INTRODUCTION — Nonspecific interstitial pneumonia (NSIP) can be idiopathic or can be seen in association with connective tissue disease, HIV infection, a variety of drugs, and hypersensitivity pneumonitis. When idiopathic, NSIP is considered one of the idiopathic interstitial pneumonias (IIPs), which also include usual interstitial pneumonia (UIP)/idiopathic pulmonary fibrosis (IPF), desquamative interstitial pneumonia (DIP), respiratory bronchiolitis-associated interstitial lung disease (RB-ILD), acute interstitial pneumonia (AIP), and cryptogenic organizing pneumonia (COP) (table 1) . Idiopathic NSIP can present alone or in combination with one of the other IIPs.
The treatment and prognosis of NSIP will be reviewed here. The clinical manifestations, evaluation, and diagnosis of NSIP and the diagnosis and management of the other IIPs are discussed separately. (See "Causes, clinical manifestations, evaluation, and diagnosis of nonspecific interstitial pneumonia" and "Idiopathic interstitial pneumonias: Classification and pathology" and "Clinical manifestations and diagnosis of idiopathic pulmonary fibrosis" and "Treatment of idiopathic pulmonary fibrosis" and "Respiratory bronchiolitis-associated interstitial lung disease" and "Cryptogenic organizing pneumonia" and "Acute interstitial pneumonia (Hamman-Rich syndrome)".)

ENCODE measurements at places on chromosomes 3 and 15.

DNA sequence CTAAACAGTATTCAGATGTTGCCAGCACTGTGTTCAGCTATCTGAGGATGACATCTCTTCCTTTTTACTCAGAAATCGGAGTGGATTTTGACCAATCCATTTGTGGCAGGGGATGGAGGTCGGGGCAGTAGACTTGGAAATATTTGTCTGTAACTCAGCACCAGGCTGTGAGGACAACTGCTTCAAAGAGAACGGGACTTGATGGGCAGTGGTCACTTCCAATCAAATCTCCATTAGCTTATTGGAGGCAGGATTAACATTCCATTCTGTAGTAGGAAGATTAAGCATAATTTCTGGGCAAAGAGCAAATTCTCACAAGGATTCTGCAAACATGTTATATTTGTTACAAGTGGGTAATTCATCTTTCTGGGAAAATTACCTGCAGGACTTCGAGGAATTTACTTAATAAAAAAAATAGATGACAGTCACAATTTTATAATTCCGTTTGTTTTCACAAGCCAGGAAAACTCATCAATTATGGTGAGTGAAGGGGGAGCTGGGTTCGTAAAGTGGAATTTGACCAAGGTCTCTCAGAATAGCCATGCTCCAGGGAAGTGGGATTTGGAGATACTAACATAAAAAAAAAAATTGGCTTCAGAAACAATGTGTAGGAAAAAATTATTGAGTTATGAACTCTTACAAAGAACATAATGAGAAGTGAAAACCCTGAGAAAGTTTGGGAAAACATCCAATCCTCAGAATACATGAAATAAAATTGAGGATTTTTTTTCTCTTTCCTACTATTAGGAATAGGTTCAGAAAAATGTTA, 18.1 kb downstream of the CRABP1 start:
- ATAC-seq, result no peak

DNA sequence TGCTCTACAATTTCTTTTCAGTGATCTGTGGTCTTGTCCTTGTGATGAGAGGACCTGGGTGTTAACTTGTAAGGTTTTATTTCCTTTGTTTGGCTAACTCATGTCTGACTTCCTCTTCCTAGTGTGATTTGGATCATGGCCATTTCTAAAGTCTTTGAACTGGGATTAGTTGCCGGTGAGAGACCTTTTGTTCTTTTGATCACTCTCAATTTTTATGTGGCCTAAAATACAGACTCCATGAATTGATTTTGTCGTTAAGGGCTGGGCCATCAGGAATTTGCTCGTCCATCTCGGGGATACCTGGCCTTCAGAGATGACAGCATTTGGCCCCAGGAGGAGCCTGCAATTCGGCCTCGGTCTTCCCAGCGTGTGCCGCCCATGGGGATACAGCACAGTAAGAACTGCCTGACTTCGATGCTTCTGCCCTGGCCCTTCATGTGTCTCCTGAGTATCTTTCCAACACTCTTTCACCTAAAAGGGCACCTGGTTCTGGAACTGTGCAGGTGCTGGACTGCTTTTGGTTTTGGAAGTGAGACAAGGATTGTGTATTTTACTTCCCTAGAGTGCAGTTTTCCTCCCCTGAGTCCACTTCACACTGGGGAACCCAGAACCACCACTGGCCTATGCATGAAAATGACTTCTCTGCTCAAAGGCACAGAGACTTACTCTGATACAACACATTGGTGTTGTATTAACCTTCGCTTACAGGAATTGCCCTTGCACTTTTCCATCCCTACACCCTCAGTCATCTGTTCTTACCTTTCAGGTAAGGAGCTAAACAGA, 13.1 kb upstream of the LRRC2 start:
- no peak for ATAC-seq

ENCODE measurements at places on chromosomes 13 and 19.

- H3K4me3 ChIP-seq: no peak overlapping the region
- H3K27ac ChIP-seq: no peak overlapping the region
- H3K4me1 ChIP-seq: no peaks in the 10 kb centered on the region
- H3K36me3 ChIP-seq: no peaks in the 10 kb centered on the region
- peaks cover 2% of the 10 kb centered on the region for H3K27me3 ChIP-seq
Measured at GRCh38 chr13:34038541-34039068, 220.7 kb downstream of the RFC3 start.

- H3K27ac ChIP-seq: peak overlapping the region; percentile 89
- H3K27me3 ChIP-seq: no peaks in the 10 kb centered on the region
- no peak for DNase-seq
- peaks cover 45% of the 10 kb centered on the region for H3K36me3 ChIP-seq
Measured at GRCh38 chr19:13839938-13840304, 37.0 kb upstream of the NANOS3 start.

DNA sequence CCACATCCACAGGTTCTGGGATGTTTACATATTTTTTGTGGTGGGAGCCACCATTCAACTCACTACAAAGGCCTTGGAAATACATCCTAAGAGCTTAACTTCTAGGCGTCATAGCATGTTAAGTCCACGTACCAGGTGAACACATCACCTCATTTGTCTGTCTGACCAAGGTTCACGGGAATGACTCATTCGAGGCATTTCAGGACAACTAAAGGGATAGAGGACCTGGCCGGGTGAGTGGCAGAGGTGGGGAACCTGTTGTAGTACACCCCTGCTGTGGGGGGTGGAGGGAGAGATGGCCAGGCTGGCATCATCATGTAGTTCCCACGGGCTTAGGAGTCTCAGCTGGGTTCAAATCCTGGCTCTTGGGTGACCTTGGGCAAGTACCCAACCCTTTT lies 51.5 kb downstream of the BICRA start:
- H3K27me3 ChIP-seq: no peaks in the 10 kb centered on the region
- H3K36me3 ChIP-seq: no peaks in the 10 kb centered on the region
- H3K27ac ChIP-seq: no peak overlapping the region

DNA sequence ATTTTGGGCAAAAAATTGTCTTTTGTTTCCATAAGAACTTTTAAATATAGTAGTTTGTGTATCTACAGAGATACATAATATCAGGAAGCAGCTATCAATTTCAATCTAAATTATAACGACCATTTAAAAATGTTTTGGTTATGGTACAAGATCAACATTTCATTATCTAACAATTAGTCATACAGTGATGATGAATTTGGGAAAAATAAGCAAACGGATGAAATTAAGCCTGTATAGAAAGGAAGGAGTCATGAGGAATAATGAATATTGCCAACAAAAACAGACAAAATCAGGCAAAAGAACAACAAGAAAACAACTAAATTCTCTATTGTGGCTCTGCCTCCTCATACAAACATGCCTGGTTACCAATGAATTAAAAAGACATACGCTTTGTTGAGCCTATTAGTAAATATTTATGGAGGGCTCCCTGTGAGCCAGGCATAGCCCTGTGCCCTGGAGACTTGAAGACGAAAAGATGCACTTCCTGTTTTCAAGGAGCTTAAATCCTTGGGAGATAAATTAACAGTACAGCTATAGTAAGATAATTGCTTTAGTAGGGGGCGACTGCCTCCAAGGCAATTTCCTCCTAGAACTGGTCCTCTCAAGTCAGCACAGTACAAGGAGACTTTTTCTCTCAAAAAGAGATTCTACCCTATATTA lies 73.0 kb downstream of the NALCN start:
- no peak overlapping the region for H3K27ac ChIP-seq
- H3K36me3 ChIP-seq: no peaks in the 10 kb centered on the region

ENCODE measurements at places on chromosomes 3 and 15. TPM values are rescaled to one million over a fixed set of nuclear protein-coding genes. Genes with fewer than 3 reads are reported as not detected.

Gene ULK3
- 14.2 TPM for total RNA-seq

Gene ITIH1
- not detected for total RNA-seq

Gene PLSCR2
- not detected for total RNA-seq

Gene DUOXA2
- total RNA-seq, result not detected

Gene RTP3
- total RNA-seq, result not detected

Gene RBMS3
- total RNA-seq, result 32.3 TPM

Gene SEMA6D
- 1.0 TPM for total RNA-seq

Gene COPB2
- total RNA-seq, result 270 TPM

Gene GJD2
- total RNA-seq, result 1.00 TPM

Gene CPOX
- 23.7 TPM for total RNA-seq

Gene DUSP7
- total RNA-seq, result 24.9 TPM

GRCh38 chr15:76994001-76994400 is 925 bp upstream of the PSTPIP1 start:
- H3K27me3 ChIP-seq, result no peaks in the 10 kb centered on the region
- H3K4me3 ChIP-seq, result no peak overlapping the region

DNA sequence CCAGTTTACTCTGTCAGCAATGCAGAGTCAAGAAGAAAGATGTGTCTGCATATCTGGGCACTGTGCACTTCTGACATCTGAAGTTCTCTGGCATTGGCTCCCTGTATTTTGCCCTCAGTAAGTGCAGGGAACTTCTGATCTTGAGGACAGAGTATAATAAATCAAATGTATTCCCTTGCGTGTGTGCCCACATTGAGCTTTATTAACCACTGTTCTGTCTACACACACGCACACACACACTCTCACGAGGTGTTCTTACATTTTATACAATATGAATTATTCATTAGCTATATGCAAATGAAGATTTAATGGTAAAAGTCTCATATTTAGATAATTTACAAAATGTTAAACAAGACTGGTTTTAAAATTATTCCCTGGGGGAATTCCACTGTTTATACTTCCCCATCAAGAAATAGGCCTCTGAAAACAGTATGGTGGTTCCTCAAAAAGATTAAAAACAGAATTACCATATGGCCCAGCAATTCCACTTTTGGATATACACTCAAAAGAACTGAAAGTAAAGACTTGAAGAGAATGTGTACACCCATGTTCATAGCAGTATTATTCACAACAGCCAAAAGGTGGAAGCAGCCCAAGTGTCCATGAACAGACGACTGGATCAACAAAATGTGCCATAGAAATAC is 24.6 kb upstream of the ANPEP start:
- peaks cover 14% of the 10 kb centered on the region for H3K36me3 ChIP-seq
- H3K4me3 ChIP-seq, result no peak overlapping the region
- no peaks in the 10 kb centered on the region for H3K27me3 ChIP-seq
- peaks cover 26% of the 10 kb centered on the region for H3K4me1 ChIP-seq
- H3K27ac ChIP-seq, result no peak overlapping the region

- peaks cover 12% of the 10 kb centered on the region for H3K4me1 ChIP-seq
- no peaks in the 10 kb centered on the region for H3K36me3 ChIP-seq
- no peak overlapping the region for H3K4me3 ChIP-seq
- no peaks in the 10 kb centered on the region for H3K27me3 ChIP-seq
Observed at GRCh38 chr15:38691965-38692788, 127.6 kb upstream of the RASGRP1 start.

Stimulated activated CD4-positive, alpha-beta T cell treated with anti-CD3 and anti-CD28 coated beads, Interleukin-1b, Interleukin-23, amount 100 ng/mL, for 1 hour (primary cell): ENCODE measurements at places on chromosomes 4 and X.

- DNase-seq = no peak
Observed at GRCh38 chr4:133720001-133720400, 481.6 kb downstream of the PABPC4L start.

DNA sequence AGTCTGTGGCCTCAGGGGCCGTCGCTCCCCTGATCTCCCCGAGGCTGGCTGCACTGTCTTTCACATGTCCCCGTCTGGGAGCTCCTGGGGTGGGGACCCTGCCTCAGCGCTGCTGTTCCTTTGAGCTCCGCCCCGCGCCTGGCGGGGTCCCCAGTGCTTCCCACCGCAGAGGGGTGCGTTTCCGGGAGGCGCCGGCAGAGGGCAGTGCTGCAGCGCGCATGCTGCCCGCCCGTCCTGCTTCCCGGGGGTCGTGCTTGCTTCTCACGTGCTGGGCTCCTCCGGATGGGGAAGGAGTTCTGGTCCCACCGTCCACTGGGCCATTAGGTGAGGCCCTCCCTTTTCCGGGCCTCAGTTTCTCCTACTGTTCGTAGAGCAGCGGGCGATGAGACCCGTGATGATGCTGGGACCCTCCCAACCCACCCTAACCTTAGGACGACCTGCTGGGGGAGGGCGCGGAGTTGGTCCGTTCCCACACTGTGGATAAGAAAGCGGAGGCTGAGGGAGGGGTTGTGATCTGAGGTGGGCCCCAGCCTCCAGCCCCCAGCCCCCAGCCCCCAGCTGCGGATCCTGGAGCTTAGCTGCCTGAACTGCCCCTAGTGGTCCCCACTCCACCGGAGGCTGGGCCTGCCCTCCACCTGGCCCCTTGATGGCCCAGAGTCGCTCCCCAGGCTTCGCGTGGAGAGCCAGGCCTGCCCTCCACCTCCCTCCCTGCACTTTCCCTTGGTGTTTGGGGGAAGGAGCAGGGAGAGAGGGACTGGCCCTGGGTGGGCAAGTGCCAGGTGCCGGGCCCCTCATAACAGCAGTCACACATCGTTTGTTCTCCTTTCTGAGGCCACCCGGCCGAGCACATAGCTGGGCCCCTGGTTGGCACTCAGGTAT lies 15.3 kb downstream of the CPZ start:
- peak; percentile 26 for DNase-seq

OVERVIEW OF TREATMENT — The treatment of NSIP depends on the cause, disease severity, and rate of progression. While the discussion in the sections that follow will emphasize the treatment for idiopathic NSIP, much of the support for treatment selections is based on experience in connective tissue associated NSIP.
●Drug or inhalational exposure – For patients with NSIP associated with a drug or inhalational exposure, the first step is to remove the inciting exposure. This alone may be adequate treatment. (See "Causes, clinical manifestations, evaluation, and diagnosis of nonspecific interstitial pneumonia", section on 'Definition'.)